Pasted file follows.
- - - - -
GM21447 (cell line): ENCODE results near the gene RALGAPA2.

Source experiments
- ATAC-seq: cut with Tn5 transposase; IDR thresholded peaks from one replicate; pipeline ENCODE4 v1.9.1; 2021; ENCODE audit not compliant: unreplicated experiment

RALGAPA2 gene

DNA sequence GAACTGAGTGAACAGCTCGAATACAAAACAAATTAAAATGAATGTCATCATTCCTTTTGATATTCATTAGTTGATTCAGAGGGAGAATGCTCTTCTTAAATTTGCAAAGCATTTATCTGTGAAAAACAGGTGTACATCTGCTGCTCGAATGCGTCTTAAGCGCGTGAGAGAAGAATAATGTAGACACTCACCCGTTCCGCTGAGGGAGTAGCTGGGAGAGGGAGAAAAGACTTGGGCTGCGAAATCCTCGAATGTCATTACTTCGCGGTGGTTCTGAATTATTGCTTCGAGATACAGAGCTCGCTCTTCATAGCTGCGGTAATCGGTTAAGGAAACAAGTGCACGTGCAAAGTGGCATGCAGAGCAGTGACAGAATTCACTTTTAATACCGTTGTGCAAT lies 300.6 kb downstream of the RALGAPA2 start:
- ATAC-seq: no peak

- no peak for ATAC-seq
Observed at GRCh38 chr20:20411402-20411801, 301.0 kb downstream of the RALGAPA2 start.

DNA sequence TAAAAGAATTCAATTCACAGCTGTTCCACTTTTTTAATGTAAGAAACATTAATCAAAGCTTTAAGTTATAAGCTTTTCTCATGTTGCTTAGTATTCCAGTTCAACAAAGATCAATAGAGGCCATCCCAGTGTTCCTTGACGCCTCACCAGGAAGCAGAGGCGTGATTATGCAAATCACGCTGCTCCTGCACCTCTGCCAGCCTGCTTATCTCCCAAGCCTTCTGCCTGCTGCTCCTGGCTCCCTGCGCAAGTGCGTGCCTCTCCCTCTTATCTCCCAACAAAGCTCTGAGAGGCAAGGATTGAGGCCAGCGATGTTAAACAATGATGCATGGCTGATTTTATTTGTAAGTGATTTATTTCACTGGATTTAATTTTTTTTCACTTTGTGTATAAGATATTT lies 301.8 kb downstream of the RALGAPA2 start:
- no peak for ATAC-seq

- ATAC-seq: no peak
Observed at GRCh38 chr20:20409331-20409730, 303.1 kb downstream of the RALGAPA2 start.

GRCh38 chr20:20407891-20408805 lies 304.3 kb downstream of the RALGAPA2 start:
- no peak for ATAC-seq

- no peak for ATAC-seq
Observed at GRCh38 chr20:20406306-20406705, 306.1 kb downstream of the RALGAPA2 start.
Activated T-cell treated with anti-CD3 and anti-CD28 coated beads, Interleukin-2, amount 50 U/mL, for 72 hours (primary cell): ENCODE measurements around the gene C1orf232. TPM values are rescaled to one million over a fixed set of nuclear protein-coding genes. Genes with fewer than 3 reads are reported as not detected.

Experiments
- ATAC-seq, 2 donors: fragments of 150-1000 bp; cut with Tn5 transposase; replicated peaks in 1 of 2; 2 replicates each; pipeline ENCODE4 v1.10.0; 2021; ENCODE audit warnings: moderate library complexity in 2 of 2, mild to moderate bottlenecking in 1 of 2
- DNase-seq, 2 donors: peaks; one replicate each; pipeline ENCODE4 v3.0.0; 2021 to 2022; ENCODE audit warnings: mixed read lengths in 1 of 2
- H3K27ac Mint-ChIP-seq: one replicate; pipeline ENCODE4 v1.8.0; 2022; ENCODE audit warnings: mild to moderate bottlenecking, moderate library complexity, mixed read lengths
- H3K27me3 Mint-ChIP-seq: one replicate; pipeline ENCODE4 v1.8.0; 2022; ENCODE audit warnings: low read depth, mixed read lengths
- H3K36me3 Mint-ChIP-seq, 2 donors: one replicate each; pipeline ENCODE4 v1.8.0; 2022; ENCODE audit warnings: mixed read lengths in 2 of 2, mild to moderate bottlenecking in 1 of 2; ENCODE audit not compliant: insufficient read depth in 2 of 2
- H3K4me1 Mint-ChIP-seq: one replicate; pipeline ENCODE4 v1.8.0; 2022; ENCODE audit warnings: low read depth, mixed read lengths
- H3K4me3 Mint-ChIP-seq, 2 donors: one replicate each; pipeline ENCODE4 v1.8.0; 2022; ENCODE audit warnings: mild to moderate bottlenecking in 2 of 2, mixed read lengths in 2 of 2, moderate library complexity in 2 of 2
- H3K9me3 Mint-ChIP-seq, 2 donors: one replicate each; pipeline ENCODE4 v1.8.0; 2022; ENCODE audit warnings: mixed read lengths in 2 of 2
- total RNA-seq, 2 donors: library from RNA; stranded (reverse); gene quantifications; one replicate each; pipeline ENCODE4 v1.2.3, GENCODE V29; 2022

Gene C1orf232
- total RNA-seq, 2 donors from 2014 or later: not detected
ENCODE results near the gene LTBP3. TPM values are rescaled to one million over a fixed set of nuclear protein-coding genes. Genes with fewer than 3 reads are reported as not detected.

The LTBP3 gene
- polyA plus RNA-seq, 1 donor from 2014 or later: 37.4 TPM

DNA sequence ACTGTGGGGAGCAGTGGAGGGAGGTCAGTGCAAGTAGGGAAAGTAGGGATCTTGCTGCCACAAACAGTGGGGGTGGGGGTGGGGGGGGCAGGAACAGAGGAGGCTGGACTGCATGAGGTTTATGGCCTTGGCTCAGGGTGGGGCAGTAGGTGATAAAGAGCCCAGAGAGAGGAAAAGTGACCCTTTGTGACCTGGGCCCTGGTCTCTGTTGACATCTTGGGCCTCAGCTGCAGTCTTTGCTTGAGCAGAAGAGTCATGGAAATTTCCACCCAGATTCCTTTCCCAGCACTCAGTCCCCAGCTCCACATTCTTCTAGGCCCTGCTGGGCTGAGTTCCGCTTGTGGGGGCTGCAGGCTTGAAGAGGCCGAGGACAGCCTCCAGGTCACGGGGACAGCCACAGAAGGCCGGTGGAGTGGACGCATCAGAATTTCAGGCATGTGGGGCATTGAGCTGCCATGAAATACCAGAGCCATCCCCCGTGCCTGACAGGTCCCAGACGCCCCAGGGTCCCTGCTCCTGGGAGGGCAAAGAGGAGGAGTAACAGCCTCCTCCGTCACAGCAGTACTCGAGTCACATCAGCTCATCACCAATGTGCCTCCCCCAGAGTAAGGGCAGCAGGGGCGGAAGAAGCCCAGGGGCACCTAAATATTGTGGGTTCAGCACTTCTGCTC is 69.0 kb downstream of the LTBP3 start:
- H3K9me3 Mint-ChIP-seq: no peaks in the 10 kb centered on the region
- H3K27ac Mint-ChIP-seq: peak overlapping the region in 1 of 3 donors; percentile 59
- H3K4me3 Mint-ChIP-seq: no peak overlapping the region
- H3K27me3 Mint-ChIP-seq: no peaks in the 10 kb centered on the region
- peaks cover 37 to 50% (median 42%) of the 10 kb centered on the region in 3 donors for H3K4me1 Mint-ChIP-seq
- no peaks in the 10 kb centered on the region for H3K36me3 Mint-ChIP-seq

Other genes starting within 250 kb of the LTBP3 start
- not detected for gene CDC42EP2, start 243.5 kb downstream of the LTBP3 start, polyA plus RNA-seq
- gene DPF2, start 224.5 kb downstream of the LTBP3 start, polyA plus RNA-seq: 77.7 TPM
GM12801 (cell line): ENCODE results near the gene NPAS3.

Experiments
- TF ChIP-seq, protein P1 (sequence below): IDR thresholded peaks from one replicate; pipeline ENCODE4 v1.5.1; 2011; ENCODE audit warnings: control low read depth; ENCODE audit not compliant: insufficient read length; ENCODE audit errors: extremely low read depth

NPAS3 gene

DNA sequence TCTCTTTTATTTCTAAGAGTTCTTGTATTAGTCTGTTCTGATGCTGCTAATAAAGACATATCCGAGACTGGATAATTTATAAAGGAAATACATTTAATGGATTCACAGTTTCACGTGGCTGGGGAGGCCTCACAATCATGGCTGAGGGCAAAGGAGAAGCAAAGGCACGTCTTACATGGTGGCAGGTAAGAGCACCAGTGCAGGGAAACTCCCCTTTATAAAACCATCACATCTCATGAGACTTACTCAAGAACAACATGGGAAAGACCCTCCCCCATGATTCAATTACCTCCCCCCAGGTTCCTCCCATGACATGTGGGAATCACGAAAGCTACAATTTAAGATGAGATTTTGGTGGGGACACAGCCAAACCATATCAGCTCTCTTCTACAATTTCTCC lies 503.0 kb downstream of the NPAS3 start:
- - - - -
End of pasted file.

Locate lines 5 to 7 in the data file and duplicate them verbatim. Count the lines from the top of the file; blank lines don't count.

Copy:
DNA sequence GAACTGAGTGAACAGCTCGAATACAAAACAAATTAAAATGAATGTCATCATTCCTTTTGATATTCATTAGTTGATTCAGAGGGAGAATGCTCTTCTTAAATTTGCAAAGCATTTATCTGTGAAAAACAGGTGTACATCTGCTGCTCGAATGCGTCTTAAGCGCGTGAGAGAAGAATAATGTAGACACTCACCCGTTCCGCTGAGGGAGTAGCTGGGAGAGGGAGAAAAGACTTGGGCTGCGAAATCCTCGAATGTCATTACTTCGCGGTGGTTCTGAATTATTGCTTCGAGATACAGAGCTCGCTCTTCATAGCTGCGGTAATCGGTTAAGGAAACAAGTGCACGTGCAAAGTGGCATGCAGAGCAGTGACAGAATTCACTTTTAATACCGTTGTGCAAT lies 300.6 kb downstream of the RALGAPA2 start:
- ATAC-seq: no peak

- no peak for ATAC-seq